Some genres just don’t die. They transcend over different era and time. Iconic monster and creature-themed movies are just one of them, subjected to various form of metamorphosis and evolution throughout the years. George A. Romero may have invented the most “original” zombie of all time but with rapid transgression of the genre in recent years, zombie movie begins to merge with refreshing idea and concept, just at the moment when you think you have seen enough. A romantic comedy cross-over like Warm Bodies is a starter - truly enchanting with unique aspect of apocalyptic feature that still has its warmness. If that genre mash up is not big enough, try World War Z, an adaptation of Max Brook's 2006 novel of the same title.
Release Date: 20 June 2013
Running Time: 115 minutes
Distributor: Paramount Pictures (via United International Pictures)
Director: Marc Foster
Screenplay: Screenplay by Matthew Michael Carnahan, Drew Goddard and Damon Lindelof; Story by J. Michael Straczynski, Matthew Michael Carnahan and Max Brooks
Starring: Brad Pitt, Mireille Enos, James Badge Dale, Fana Mokoena, Daniella Kertesz, James Badge Dale, Matthew Fox
Plot: The story revolves around United Nations employee Gerry Lane (Pitt), who traverses the world in a race against time to stop a pandemic that is toppling armies and governments and threatening to decimate humanity itself.
Even when the production of WWZ was marred with troubles on all angles that could lead this into fear of flop, the outcome of this 113-minute horror-science-thriller mash up is surprisingly amazing and strong. Even when the movie is not intended to end this way, the studio's gamble to change the whole third act is indeed a wise choice that pays off cinematically. Of course, the change causes the movie to be uneven as the story tends to shift tectonic focus from family-oriented survival to horror thriller and to science fiction in a flicker of switch. But the intention is never been this clearer. With the movie able to convert these transitions smoothly without even disrupting the pacing and the original idea seed is a pure success that cannot be neglected. Some may argue that the first act which desperately engages the audience into forgetting their pre-production issue is a frantic half an hour urban survival much akin to most disaster movies you have seen before. The gore and blood is not the ingredient to look for here, but the essence of fear which will later takes it to a new level.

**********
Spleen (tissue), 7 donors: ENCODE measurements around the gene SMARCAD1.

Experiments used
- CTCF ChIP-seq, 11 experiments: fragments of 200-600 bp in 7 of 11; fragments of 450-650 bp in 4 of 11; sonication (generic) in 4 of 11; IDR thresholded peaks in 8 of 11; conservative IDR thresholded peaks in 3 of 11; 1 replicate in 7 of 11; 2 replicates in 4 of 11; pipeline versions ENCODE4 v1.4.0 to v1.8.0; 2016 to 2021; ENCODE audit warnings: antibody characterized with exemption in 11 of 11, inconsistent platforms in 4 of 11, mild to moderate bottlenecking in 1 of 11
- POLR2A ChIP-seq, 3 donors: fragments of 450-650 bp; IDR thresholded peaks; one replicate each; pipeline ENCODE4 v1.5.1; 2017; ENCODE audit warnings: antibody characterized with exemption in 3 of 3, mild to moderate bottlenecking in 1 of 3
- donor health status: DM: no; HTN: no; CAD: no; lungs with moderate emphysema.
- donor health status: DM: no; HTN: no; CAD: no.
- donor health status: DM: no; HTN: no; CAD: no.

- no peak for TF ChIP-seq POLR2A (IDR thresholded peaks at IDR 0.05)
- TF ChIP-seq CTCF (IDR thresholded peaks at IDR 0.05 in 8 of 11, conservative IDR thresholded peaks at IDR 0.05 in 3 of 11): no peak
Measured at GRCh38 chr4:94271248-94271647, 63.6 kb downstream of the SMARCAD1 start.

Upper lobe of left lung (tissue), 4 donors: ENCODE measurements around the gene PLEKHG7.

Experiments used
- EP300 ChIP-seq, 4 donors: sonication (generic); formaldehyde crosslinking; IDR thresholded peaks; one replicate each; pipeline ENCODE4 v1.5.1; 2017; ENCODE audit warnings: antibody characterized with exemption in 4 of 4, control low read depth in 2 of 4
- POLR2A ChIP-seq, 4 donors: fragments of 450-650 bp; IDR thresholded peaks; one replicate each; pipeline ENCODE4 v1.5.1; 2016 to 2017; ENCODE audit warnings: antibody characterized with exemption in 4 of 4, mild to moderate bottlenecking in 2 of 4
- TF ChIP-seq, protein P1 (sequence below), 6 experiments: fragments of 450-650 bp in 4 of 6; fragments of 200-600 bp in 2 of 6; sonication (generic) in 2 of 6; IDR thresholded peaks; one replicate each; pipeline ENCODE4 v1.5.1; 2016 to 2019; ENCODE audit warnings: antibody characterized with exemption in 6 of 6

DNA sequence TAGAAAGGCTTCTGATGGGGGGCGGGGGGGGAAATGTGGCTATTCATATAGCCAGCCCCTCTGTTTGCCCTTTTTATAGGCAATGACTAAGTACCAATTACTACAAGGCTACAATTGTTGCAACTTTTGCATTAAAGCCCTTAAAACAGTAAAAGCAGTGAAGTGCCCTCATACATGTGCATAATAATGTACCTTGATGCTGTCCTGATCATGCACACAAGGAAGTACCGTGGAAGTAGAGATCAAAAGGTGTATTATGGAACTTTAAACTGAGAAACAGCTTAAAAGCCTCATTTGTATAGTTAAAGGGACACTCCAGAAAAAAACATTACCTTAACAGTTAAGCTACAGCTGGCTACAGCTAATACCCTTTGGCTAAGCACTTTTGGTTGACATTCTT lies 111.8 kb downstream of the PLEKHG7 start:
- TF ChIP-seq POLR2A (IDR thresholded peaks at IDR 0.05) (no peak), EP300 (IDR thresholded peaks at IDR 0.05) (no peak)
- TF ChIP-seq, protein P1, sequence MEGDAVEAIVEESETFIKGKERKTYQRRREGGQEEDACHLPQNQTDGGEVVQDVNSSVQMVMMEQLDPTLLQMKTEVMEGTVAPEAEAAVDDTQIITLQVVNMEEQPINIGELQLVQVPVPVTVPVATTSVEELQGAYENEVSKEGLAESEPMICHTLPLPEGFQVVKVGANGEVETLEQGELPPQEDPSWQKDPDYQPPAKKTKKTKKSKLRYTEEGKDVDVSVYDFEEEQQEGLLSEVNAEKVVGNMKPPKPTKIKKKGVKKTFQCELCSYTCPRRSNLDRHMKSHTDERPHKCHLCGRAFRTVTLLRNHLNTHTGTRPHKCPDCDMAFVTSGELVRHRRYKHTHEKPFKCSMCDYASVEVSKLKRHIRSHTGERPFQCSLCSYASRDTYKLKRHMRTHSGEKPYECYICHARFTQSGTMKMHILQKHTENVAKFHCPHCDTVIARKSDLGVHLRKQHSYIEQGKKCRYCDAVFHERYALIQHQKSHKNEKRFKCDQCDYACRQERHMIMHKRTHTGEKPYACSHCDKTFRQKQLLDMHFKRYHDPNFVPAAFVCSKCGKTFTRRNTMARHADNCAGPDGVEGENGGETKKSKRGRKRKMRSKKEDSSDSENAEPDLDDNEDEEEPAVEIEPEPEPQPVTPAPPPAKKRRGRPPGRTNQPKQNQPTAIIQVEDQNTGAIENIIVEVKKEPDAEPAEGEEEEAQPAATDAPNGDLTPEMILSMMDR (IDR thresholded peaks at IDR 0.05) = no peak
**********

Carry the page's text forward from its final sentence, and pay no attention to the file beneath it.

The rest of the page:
Then the second act arrives in a puredom of energy that takes the action and urgency scene-by-scene with possibly the Jerusalem attack as one of the highlight that sells the movie through the trailer and inside the movie. As if pheromones seems to converge the flesh-hunters to swamp like hyperactive ants climbing the tall wall of the city, the adrenaline in set pieces are highly admirable. Ultimately, it comes to the point where everything is destined to change from all the pre-productions – the third act. It is easy to spot who is influencing this act the most and you are absolutely right if you have figured out much of Damon Lindelof’s traces all over. Instead of raising the stake by continuing the Jerusalem horde-attack, the movie takes a swift into a different direction. With compelling internal set-pieces, the movie raises the bar by going smaller and local. I am quite amazed by the new direction the movie dives for the third act but is nevertheless still cinematically fitting.
But of course, WWZ is not safe from all the minus points. The plot is ridiculously simplistic but occasionally found itself way over-the-top and unbelievably scripted. The lack of gore which is highly associated with zombie movies could be a turn off for some hardcore audiences. Plus, any fans who prefer the purest form of adaptation of Max Brook’s novel should feel disappointed because the movie form hardly takes the elements that made the book so enjoyable in the first place.
In the end, WWZ transforms into a mixture of complex fuels that not only still delivers on the horror or survival themes, but also gives in additional issues that relate to possible international conspiracy, geopolitical differences and epidemiology in new perspectives. After all, World War Z is blessed with strong, divertive and unique plot that merged well with spectacular set pieces and actions that truly engage and intense, as well as a solid performance from Brad Pitt; while uneven elements, lack of gore and unfaithfulness to the source materials could be the deterrent factors. But just like Richard Roeper’s summary, this is entertaining as hell!
Last Reviewed by Bernard Patrick Chung on June 23 2013